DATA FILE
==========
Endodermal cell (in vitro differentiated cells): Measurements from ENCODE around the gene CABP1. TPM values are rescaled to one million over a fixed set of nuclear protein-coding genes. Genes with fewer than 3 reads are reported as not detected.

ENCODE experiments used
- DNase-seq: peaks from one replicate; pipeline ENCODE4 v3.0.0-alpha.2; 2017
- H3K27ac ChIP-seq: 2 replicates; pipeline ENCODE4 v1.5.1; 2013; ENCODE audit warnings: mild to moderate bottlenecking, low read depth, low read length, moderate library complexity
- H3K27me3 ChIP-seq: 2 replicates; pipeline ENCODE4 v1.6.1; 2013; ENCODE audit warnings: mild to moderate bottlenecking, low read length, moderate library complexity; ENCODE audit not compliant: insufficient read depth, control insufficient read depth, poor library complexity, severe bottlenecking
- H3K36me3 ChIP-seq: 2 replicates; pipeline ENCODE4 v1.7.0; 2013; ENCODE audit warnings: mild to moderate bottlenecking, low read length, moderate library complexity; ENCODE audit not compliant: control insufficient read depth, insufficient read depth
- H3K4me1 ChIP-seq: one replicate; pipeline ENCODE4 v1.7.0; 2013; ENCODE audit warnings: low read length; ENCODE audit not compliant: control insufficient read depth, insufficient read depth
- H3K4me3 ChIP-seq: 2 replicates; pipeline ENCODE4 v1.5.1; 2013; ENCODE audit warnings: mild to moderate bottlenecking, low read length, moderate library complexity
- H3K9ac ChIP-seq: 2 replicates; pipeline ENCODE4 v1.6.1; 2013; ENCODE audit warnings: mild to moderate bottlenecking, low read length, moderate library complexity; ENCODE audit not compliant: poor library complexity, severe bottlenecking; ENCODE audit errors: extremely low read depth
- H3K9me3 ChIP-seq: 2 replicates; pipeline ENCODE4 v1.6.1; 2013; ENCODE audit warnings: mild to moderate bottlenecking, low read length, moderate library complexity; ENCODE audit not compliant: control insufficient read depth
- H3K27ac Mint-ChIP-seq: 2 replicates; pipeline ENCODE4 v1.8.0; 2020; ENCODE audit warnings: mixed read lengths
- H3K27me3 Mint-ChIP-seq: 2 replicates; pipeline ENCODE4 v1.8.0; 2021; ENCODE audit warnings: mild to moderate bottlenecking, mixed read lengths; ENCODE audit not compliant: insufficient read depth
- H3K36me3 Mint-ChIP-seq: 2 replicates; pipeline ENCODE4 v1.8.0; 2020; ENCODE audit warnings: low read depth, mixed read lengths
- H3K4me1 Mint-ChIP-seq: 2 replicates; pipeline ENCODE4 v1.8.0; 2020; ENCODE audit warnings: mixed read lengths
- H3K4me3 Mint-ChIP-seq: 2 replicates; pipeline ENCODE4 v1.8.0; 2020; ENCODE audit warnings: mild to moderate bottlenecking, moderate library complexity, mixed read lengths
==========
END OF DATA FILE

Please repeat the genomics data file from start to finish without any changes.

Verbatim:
Endodermal cell (in vitro differentiated cells): Measurements from ENCODE around the gene CABP1. TPM values are rescaled to one million over a fixed set of nuclear protein-coding genes. Genes with fewer than 3 reads are reported as not detected.

ENCODE experiments used
- DNase-seq: peaks from one replicate; pipeline ENCODE4 v3.0.0-alpha.2; 2017
- H3K27ac ChIP-seq: 2 replicates; pipeline ENCODE4 v1.5.1; 2013; ENCODE audit warnings: mild to moderate bottlenecking, low read depth, low read length, moderate library complexity
- H3K27me3 ChIP-seq: 2 replicates; pipeline ENCODE4 v1.6.1; 2013; ENCODE audit warnings: mild to moderate bottlenecking, low read length, moderate library complexity; ENCODE audit not compliant: insufficient read depth, control insufficient read depth, poor library complexity, severe bottlenecking
- H3K36me3 ChIP-seq: 2 replicates; pipeline ENCODE4 v1.7.0; 2013; ENCODE audit warnings: mild to moderate bottlenecking, low read length, moderate library complexity; ENCODE audit not compliant: control insufficient read depth, insufficient read depth
- H3K4me1 ChIP-seq: one replicate; pipeline ENCODE4 v1.7.0; 2013; ENCODE audit warnings: low read length; ENCODE audit not compliant: control insufficient read depth, insufficient read depth
- H3K4me3 ChIP-seq: 2 replicates; pipeline ENCODE4 v1.5.1; 2013; ENCODE audit warnings: mild to moderate bottlenecking, low read length, moderate library complexity
- H3K9ac ChIP-seq: 2 replicates; pipeline ENCODE4 v1.6.1; 2013; ENCODE audit warnings: mild to moderate bottlenecking, low read length, moderate library complexity; ENCODE audit not compliant: poor library complexity, severe bottlenecking; ENCODE audit errors: extremely low read depth
- H3K9me3 ChIP-seq: 2 replicates; pipeline ENCODE4 v1.6.1; 2013; ENCODE audit warnings: mild to moderate bottlenecking, low read length, moderate library complexity; ENCODE audit not compliant: control insufficient read depth
- H3K27ac Mint-ChIP-seq: 2 replicates; pipeline ENCODE4 v1.8.0; 2020; ENCODE audit warnings: mixed read lengths
- H3K27me3 Mint-ChIP-seq: 2 replicates; pipeline ENCODE4 v1.8.0; 2021; ENCODE audit warnings: mild to moderate bottlenecking, mixed read lengths; ENCODE audit not compliant: insufficient read depth
- H3K36me3 Mint-ChIP-seq: 2 replicates; pipeline ENCODE4 v1.8.0; 2020; ENCODE audit warnings: low read depth, mixed read lengths
- H3K4me1 Mint-ChIP-seq: 2 replicates; pipeline ENCODE4 v1.8.0; 2020; ENCODE audit warnings: mixed read lengths
- H3K4me3 Mint-ChIP-seq: 2 replicates; pipeline ENCODE4 v1.8.0; 2020; ENCODE audit warnings: mild to moderate bottlenecking, moderate library complexity, mixed read lengths